Suddenly one afternoon | sex and relationships | Hindustan Times
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Suddenly one afternoon

Not every friend has good intentions towrads you...Ruella D’Souza on a deceptive family friend.

sex and relationships Updated: Jan 07, 2009 19:23 IST
Hindustan Times

He was one of my closest friends except that he was about 20 years older and married with two children. Our friendship was cemented by the fact that our families were also close, which made it easy for us to meet without raising many eyebrows. Or so we thought. Before long, innocent remarks turned to point-blank accusations about the unusual nature of our friendship — gender, age and close proximity, all working against us.

It didn’t help that our solution to this problem was to meet discreetly, because we genuinely believed that people were over-reacting. And then I left the city for greener pastures and things went back to normal. As the distance between us increased, so did the innocent nature of our relationship in the eyes of former disapprovers. And then like a hailstorm on a sunny day, everything changed.

Pass.. pass
This happened one summer afternoon when I returned home to intern at his event management company. I was invited to an official brainstorming session. My colleagues and I were pleased that the venue was a beach shack with plenty of cocktails to jump-start our grey cells. Soon enough, the official plan of action was abandoned and people got down to more interesting business — getting drunk. He and I went for a walk on the beach.

A tipsy colleague joined us but only for a while. We were standing at the water’s edge when he confessed, “I’m attracted to you. I can’t control myself.” That was all I heard before he tried to kiss me. I pushed him away. Although he apologised and tried to make light of the situation, I felt disgusted that I had allowed myself to be duped. He had set up his game well, leading me to believe that our friendship was real. Not a word was exchanged on the way home. We were travelling in the same car.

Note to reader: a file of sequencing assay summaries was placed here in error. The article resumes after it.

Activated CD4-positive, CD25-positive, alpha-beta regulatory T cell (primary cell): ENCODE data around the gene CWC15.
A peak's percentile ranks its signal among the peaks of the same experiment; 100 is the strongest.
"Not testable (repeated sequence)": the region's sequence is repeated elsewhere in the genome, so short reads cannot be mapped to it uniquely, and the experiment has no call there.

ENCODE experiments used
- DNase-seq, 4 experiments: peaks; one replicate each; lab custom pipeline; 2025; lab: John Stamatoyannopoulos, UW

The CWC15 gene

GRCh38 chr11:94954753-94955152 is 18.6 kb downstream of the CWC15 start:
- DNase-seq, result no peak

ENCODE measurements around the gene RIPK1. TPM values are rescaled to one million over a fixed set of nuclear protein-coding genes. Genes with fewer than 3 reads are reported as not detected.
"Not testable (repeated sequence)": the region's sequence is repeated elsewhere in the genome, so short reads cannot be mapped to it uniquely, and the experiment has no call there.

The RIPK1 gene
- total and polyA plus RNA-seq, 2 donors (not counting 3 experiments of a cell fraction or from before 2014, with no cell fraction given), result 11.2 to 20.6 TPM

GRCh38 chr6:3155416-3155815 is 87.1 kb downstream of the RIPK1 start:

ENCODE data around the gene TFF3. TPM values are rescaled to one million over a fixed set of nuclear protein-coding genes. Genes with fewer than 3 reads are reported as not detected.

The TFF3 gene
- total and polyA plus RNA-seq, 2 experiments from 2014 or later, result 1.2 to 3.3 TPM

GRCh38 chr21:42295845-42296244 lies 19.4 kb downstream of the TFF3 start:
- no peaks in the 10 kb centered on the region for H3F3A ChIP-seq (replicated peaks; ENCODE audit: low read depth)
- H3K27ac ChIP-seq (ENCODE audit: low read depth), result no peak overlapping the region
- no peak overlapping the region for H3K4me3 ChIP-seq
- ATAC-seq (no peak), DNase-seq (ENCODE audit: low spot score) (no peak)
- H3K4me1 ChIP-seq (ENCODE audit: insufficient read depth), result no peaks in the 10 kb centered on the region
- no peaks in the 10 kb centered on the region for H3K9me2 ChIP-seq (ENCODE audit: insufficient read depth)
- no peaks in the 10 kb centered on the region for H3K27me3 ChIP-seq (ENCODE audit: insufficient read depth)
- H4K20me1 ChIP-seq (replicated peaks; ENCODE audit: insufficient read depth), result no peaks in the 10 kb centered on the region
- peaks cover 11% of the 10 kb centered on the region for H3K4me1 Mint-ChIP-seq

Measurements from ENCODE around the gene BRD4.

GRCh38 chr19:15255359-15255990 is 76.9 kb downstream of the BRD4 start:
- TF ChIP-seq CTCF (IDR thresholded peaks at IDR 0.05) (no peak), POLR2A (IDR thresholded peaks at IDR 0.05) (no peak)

No apology
The only call he made after that evening was to tell me that although he wasn’t sorry for what he did, he felt he owed me an explanation. I was shocked. This was the same friend who had counselled me through my personal problems, had played chaperon on my first clubbing night and participated in my family’s Christmas lunches.

The contrast in personalities was so shocking. He knew that I wouldn’t destroy his family by telling them about this incident. I was forced to be silent.

Three years later
Fast forward to three years. The status quo persists. We still meet at family functions but there’s a wall between us. His wife has noticed the impasse. Perhaps she likes to put it down to natural causes rather than find out the truth. My only victory is that I’m not afraid to look him in the eye, stare him down till he squirms in his seat.

A victory that is sweetened by the knowledge that he’s still caught in the same unhappy position of pretending that we’re friends.. to save face in front of his family and mine. Maybe silence does have its rewards.

First Published: Jan 07, 2009 16:59 IST